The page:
Aaron Hernandez is not a killer and could soon be a free man says the attorney who just got him acquitted on first-degree, double murder charges.
Jose Baez insists he believes Hernandez’s conviction as the triggerman in the 2013 Odin Lloyd killing and the life in prison without the possibility of parole sentence that followed can be overturned.
Fresh off earning the former NFL star an acquittal in the drive-by shooting deaths of Safiro Furtado and Daniel de Abreu, the famed Casey Anthony attorney added he hopes Hernandez will now turn to him to relitigate that case.
“Nothing would make me happier than to prove everybody wrong,” he told TMZ.
While all Hernandez’s legal troubles have all but exhausted his once sizeable bank account, Baez insists there is a way Hernandez can still afford his pricey services.
Baez contends Hernandez has “friends and supporters” who “hopefully… will come forward” to assist him financially.
“There’s no finality in the other case yet,” Baez added after securing his most recent victory. “He still has many appeals, which we’re going to start taking a look at. In that case, I always felt that that was a winnable case. Unfortunately, Aaron didn’t call me then. He went with his agent’s recommendation, and here we are today. But I always thought the first case was a winnable case.”
Baez added he thinks Hernandez has grounds for appeal on several fronts and is convinced “there’s a strong likelihood” that he’ll be granted a new trial.
“Aaron’s not a killer,” he said. “What’s interesting is that he hung around a lot of bad people, and if he’s guilty of anything it’s guilty of not forgetting where he came from, and hanging around the wrong group of people.”
Hernandez was convicted of gunning down Lloyd near his North Attleboro estate after becoming concerned that the former semi-pro football player might be thinking of fingering him in other violent crimes he was suspected of having been involved in.
In the most recent case, prosecutors argued Hernandez gunned down both Furtado and de Abreu as they sat at a red light outside a downtown Boston nightclub after one of them accidentally spilled a drink oh him and failed to apologize.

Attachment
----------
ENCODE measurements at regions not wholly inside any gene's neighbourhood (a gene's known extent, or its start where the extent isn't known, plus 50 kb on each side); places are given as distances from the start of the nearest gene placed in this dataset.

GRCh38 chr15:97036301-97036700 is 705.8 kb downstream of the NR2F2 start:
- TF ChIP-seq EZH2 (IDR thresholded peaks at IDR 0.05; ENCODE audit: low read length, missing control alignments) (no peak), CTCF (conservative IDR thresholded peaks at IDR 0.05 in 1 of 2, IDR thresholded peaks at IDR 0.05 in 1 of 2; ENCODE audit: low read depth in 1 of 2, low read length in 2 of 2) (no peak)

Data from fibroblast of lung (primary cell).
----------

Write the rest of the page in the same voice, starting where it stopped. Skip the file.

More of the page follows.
Hernandez quietly wept as the verdict was announced, putting an end to a long and laboring ordeal that included six days of deliberations.
In time, the former New England Patriots tight end glanced back at fiancée Shayanna Jenkins and nodded somberly as relatives of the victims sobbed loudly.
Throughout the trial, attorneys for Hernandez fingered former pal Alexander Bradley as the shooter. An admitted drug dealer who was with Hernandez on the night of the shootings, Bradley took the stand against Hernandez in the case.
Bradley is now serving a five-year sentence for a separate shooting in Hartford, and from his opening words from the stand, the defense hammered at his credibility, making prominent mention of the immunity deal he had secured with prosecutors in order to testify.
Not long after the Boston shooting, authorities charged Hernandez with shooting Bradley in the face, all in a callous attempt to intimidate him into not taking the stand against him.
Bradley lost his right eye in the shooting, but Hernandez was ultimately acquitted of witness intimidation.
In the double-murder trial, jurors did convict Hernandez of unlawful possession of a gun, with the judge sentencing him to an additional four to five years in prison, separate from his existing life sentence.
Just before being charged in the Lloyd killing, Hernandez had signed a $40 million extension with the New England Patriots that the team later moved to void.
[Featured Image by Jared Wickerham/Getty Images]